But today, two years after my first suspicions, one year after the AS diagnosis and with A LOT of internet reading, consulting, mingling and discarding on my back, there is something else that bothers me almost as much : The internal hick-hack of the autism (support) community.

First I noticed that there were parents that would post (vague) questions about this or that behaviour of their child on ASD pages on facebook or other forums. Some parent would reply by giving an insight in their own experiences, maybe some advice. Others would first ask for more detail. But the amount of people who would dish out judgement or give extreme directives to the parent in need is rather shocking. THEN there is the backlash of OTHER parents commenting back, sometimes adult autists with their own input. And back and forth.. Had I ever seeked advice on a page like this, I am certain I would have come out of it even more confused..

Now I have seen a couple of great blogs of parents that are true autism veterans and some will put lists of “things to say/not to say to an autism parent” or “10 things to know about a child with autism” and the like. These lists are the result of their long parcours of daily confrontations and frustrations and much of it is true, helpful and sometimes funny too. It would be great if the broad public moved towards a better understanding of how it is to live with autism and treat parents and children with more respect. Parents testimonies are important and must be heard.

But. Lately I have broadened my view and have started reading blogs from autistic adults. It’s been quite an eye opener. It’s true I have early discarded divers Aspie et all forums on the internet as to juvenile and ephemeral for my own taste. But some of the blogs I have come across are mind-blowingly intelligent, insightful and intense.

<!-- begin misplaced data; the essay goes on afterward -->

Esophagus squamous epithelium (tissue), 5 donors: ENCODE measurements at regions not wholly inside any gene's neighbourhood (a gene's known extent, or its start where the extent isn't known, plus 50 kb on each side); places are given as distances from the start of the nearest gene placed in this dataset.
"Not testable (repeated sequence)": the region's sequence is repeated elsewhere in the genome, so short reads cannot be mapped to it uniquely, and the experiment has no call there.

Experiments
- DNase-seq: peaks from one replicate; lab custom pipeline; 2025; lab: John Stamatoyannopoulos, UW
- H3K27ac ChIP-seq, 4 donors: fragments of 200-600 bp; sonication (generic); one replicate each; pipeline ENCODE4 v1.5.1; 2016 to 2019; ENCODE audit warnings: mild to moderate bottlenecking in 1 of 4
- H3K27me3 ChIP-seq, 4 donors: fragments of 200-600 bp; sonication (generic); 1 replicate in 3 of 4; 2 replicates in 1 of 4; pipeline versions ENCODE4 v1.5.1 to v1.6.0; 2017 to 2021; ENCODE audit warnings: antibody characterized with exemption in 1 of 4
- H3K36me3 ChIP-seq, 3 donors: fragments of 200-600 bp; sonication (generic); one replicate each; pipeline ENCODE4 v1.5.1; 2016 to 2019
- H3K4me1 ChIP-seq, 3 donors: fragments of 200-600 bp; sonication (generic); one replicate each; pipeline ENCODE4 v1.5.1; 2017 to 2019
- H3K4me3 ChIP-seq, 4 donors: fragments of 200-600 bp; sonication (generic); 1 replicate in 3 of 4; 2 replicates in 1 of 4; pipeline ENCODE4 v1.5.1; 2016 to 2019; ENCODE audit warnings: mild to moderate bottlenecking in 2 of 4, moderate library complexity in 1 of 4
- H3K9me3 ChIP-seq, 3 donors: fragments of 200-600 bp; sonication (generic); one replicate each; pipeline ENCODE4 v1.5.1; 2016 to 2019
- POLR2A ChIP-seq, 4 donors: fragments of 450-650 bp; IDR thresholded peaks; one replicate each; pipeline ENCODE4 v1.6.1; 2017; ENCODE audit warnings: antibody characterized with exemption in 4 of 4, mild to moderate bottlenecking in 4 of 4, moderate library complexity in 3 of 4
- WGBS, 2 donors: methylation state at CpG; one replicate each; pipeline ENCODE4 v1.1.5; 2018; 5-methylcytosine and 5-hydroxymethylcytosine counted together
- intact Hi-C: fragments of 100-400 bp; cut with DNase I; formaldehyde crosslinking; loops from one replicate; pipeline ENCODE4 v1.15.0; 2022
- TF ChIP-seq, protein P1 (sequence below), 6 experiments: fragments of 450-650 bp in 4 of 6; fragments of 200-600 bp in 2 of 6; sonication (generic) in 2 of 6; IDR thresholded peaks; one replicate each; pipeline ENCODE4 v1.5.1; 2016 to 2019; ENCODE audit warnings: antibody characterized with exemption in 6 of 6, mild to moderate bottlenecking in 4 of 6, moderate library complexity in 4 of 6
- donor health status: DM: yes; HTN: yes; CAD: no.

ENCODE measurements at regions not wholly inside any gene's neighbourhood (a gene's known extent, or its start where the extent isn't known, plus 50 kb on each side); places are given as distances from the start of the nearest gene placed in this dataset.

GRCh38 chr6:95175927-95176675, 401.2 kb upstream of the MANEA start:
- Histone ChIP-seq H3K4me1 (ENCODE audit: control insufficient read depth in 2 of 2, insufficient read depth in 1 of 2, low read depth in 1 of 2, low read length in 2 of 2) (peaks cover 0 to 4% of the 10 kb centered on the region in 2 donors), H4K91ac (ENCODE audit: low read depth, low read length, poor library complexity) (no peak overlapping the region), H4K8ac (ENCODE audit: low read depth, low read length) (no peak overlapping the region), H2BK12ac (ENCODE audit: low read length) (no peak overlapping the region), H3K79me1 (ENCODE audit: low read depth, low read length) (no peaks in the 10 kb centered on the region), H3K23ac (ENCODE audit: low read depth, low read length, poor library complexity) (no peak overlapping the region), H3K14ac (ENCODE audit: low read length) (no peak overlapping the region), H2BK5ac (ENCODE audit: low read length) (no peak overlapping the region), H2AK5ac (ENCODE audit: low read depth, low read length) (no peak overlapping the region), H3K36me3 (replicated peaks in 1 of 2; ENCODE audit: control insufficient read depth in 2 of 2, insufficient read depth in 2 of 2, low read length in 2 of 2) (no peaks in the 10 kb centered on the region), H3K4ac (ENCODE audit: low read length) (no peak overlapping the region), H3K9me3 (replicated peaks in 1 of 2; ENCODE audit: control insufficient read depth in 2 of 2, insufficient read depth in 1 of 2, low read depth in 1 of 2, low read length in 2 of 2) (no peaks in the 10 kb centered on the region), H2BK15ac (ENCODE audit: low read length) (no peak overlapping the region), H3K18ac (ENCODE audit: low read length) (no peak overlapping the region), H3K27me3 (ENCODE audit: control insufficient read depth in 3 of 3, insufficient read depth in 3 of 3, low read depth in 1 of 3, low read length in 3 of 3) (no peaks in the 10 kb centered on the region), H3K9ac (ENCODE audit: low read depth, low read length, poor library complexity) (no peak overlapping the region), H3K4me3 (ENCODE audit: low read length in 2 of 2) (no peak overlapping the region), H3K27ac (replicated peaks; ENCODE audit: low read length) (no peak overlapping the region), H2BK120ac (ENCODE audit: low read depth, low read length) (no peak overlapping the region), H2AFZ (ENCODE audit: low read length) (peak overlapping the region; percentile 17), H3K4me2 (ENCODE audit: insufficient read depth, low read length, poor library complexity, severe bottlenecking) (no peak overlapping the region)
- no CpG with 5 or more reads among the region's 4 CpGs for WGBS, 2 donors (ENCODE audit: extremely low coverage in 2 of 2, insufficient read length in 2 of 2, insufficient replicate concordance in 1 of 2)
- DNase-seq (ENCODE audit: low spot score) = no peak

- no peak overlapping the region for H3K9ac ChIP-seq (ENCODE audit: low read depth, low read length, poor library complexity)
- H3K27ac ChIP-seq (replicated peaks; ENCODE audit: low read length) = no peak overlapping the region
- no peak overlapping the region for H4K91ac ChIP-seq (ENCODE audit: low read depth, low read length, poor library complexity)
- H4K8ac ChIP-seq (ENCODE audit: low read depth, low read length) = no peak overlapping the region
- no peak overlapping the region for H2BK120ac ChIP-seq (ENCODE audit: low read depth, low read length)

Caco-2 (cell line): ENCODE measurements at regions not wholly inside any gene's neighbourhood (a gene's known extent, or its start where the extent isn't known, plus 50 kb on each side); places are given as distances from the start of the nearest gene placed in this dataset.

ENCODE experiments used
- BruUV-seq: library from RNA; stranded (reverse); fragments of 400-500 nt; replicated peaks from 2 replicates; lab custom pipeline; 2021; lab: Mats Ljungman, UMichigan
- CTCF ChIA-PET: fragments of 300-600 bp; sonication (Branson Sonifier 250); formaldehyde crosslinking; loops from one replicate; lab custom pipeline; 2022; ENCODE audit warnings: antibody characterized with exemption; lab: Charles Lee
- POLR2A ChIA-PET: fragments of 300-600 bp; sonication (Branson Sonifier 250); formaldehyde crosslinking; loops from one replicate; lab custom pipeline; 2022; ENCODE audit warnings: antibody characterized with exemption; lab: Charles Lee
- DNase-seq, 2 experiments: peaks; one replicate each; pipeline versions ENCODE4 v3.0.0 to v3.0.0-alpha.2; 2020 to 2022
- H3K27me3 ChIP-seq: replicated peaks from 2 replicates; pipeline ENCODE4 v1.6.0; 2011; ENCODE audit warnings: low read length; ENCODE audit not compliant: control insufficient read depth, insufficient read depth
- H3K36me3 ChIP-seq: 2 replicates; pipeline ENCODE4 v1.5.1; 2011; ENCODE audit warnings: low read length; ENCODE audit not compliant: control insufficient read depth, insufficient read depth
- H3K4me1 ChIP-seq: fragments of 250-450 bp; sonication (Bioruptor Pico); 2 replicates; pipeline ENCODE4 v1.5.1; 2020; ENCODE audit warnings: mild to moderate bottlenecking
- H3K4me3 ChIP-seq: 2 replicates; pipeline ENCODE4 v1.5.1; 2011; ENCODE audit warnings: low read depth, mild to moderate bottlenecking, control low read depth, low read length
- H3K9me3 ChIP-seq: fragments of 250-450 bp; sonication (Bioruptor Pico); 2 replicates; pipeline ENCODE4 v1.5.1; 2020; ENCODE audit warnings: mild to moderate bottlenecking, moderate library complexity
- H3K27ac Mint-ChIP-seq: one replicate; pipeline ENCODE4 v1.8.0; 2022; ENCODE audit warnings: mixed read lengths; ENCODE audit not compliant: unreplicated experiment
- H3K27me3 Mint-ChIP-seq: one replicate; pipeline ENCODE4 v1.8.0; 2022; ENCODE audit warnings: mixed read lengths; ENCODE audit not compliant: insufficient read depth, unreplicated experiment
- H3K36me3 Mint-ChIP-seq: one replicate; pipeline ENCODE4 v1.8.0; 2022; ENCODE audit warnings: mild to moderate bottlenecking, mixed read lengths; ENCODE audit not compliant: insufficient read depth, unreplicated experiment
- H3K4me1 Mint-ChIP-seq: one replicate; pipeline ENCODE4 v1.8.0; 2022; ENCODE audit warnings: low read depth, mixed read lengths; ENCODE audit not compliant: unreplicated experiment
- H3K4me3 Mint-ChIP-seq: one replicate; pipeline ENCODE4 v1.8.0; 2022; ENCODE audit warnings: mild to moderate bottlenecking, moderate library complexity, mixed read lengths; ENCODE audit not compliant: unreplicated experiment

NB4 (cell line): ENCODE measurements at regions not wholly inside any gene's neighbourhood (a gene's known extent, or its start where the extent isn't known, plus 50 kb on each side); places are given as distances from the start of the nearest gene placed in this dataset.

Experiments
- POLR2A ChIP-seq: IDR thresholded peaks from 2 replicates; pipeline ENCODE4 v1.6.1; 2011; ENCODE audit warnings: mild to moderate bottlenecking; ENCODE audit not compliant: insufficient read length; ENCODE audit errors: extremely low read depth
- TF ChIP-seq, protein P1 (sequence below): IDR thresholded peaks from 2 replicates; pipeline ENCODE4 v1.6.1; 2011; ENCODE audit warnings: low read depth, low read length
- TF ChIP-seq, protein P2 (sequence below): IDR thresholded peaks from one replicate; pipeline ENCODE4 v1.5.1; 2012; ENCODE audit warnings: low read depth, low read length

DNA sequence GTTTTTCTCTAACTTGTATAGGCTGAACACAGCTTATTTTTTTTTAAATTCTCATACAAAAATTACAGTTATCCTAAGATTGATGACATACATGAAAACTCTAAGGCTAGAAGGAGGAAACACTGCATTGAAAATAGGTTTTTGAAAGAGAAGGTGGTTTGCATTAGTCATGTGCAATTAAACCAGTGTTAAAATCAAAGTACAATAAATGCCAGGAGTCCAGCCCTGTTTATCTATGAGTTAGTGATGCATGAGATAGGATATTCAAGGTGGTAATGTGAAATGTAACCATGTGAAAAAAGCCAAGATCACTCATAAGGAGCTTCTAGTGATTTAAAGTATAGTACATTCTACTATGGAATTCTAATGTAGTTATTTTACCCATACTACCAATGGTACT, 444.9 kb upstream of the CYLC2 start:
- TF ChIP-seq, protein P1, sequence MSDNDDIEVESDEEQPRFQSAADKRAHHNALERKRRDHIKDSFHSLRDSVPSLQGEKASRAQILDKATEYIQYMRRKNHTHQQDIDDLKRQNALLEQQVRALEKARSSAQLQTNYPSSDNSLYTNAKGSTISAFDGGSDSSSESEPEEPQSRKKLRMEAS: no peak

“Of course they are!” I hear you say. Well, take the time to really read the blogs. They are HARD to read and it’s also some very hard truths for us as parents.
It pains me when I read how many feel insulted by the way parents will impose their understanding of autism on people who have a first hand experience. From explaining to them what terms to use (autistic children vs children w autism debate) over tactless questions about pooping problems to simply telling them their sometimes combative attitude is just not helping the awareness movement. How can parents be so rude and ignorant?

Yes, times have changed and our children will most hopefully grow up more supported than those autistic children that are now adults and blogging. But we as parents need to learn how to communicate with each other to actually get support out of the exchange now possible via the internet. And we must also include those that are old enough to already have a voice.

These voices must be heard! They have much to say and we have still so much to learn.

The information and support we can access today online is a blessing. Everyone eventually finds their own balance between following the latest in science, day to day help, simple chat with other mums & dads and the some deeper exploration of certain aspects of the spectrum (or just parenting). I don’t say everyone needs to ‘study autism’ full time and yes, you alone are the first expert and advocate for your own child.
Your child that is different to any other child, spectrum or not.

louis14aftrigaud_1638-1715l

Louis XIV 

So listen to others. Ask questions that are relevant, comment always with respect and advise only with caution.

Sometimes being combatant, provocative and assertive can drive a movement forward. But there is a fine line between to being an obnoxious know-it-all who sucks the enthusiasm and willingness to share and support out of others who are pushed to the sidelines. Let’s ask ourselves daily if we are not crossing this line.
We are trying to improve the social skills of our children, we are demanding outsiders to adjust their view of autism.
I am hoping that with this common goal in mind we are not becoming a divided movement of too many camps, because it would be such a waste of energy and of an opportunity to really achieve some change for our kids.

Have you made negative experiences online with other parents or communities that you initially felt drawn to for support and information ?